How artists gain exposure – Along with the internet, came the artists ability to market and promote themselves with unprecedented efficiency. Loading an mp3 file onto a social networking site like MySpace is significantly easier than the time, money and effort required to organise a gig to achieve that same goal. Not only that; instead of playing their song to 50 people in an obscure club somewhere, that song is now immediately available to millions of potential fans around the world at the click of a mouse. It is therefore not unheard of anymore to find bands that are bringing in significant income and gaining substantial popularity, without a record deal having ever been signed. There is also a greater degree of interaction between the artists and their fans, which further cements the connections between them which influence sales.

How music is shared, copied and stolen – One of the biggest challenges facing the music industry is the issue of music piracy. The available technology makes music theft incredibly easy, and incredibly cheap. The impact on music business revenues in recent years in incalculable. Pirates around the world are now stealing music as easily as customers are buying theirs, from the comfort of their own homes. CD-R, P2P (Peer to Peer) and torrent technologies have made music piracy an issue that gives artists and record labels alike a great deal of concern.

As these and other issues continue to alter the face of the music industry, it seems that one rule is becoming more and more clear. For the artist, record company or retail business, that requirement must be, adapt or die.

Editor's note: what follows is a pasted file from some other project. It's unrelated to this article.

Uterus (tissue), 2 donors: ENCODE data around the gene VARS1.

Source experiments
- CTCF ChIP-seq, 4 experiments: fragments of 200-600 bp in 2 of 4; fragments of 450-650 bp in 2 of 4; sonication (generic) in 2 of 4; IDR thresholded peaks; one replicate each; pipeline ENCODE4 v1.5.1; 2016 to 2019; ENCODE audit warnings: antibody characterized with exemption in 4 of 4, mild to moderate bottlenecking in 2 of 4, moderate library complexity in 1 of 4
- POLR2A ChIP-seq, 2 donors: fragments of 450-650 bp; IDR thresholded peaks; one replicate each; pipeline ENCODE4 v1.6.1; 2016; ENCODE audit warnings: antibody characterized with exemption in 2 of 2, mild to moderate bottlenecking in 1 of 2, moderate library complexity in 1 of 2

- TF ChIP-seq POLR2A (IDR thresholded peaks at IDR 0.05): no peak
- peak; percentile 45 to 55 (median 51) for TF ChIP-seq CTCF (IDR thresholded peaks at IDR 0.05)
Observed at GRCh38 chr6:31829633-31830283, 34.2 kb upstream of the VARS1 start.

-By: Tracey Roper

Tracey Roper is a freelance writer and webmaster. Visit her sites to find out more about DVD duplication and custom band merchandise.

The Secret to Music Marketing On the Internet

We have all heard the stories of musicians “making it on MySpace”. Well, while there are a few genuine success stories out there, I am here to tell you that music marketing on the internet is in no way as simple as simply throwing up a MySpace page, adding a bunch of friends and calling it a career.

While MySpace has a lot of benefits for musicians I would actually go as far as to say that MySpace doesn’t really matter. If you already have a great MySpace campaign going then great, keep doing what works. However, if you are about to release an album or you have recently released one only to see disappointing results, then I am going to suggest that you completely rethink your music marketing strategy.

In a nut shell, I have found these to be the components of a successful music marketing campaign.

1. The Mailing List: Focus on building your mailing list. Create a mailing list on every piece of web real estate that you have.

2. Traffic: Do whatever it takes to send as much traffic as possible to that mailing list sign up form. Use MySpace, Facebook, post in forums, flyers, stickers, emails, pay if you have to, just do what ever it takes. The more traffic, the more sign ups, the more albums sold.

3. Communicate with your fans Don’t sell to your fans, communicate with them. Let them get to know you by sending out fun and valuable emails. Do this as often as you can without being too annoying. Once they trust you it is ok to promote your album but do so with respect for their time and intelligence.